Strongest Woman in the World inspires Treasure Valley students

Posted at 9:37 PM, Sep 19, 2016
and last updated 2016-09-19 23:37:07-04

There’s no denying that Dani Schwalbe is strong; she brought home the middleweight title at the Strongman Corporation’s "Strongest Woman in the World" competition in August.

She can push some serious weight.

‘"My log is 240; I want to get it up to 270 by April,” Schwalbe says. “My deadlift is 440. My circus dumbbell is 167; I want to get it up to at least 180, then eventually 200."

Schwalbe grew up in the Treasure Valley and is a former Boise State athlete. She now works as a P.E. teacher at Canyon Springs, Caldwell’s alternative high school.

"She’s really nice, she’s always positive,” says sophomore “Weasel” Sanchez. “She always likes to have fun and get everybody pumped up.”

Schwalbe is a mainstay in the halls of Canyon Springs, where the 29-year-old is in her fourth year of teaching.

In her weights and lifetime fitness classes, everyone is part of the team.

“It’s like a team, but it’s really more like family,” Sanchez says.

The lessons learned in the weight room have much greater impacts when these kids leave her class.

"You don't feel just physically strong; you feel mentally and emotionally strong,” says senior Jonathan Munoz. “Like, I'm going through something hard, but I can get through it."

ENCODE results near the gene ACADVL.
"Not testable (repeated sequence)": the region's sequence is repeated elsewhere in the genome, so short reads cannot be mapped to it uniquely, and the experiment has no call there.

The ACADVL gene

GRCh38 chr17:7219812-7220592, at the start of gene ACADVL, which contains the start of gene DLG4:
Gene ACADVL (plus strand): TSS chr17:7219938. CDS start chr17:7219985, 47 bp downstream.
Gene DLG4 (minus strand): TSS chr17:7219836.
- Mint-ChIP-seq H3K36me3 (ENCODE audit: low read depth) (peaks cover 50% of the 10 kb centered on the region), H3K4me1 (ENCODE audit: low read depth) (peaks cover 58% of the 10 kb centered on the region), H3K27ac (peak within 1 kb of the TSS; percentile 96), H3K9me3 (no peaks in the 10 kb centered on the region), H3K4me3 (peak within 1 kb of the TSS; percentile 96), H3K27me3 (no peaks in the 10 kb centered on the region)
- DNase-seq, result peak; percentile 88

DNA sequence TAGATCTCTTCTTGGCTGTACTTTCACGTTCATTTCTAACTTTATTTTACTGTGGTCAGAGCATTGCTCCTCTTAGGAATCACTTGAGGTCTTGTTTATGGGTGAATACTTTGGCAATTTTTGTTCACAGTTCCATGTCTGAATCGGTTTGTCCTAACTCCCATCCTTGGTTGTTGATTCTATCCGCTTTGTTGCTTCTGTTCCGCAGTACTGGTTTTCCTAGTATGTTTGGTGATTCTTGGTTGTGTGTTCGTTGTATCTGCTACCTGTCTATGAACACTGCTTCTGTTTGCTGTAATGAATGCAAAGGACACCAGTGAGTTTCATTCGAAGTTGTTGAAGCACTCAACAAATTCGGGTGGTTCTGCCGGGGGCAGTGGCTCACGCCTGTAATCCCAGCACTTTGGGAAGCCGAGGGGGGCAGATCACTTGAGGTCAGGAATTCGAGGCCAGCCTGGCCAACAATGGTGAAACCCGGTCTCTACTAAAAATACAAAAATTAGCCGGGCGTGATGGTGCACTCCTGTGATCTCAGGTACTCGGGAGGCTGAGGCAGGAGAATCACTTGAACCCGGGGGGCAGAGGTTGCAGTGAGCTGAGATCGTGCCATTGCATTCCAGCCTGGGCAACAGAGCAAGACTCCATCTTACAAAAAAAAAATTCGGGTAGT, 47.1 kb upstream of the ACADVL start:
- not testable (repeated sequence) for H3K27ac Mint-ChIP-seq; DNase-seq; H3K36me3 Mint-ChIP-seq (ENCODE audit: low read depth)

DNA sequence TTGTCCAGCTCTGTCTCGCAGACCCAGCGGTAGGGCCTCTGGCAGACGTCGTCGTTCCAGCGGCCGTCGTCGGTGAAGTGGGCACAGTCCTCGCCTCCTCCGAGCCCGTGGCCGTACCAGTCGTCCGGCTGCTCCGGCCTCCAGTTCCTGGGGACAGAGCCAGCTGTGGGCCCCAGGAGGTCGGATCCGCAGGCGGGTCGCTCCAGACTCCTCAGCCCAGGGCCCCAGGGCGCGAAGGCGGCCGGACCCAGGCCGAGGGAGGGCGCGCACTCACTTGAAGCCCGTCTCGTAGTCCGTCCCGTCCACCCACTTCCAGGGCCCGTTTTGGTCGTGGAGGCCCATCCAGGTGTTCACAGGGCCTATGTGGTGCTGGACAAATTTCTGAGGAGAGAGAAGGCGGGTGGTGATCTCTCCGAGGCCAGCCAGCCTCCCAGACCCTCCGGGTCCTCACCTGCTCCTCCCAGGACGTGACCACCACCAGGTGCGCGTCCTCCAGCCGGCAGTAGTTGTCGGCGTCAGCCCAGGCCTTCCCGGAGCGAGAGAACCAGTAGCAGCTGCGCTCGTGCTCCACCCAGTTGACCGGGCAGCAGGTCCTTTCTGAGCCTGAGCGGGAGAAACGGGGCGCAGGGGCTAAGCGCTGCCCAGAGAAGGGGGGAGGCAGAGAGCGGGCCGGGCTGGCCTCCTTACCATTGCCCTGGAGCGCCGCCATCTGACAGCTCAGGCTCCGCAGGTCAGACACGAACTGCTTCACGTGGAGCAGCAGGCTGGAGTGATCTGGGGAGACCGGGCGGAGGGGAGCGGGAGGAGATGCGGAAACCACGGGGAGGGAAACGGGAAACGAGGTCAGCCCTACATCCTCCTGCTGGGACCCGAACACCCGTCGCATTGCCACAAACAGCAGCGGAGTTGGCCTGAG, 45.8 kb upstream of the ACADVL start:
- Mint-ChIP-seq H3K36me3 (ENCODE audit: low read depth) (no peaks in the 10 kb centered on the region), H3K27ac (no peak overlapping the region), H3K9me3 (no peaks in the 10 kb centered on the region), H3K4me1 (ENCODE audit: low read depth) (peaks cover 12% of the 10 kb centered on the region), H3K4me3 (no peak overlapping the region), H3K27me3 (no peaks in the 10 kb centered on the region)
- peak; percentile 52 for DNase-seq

"Honestly, I never even thought about setting goals, like, I'll just get there when I get there,” says sophomore Jesse Freeman. “I didn't think about pushing or driving and she helps us a lot. It helps me think about my future when I really don't think about my future.”

She may hold the official title of “Strongest Woman”, but it's the titles of "teacher", "leader", and "friend" that make her the biggest inspiration.

"It inspires us more than probably anybody else would know,” Munoz says. “She's out there basically representing our school, so we try hard to represent her in a good way as well."

"Like, if Miss Schwalbe can do it, why not [me]" says Sanchez.

Schwalbe's dedication to her students knows few bounds. Schwalbe won four-thousand dollars in prize money when she took home her title. Some of that money she spent on her kids, buying them new weights for class.

You can follow Schwalbe on Instagram at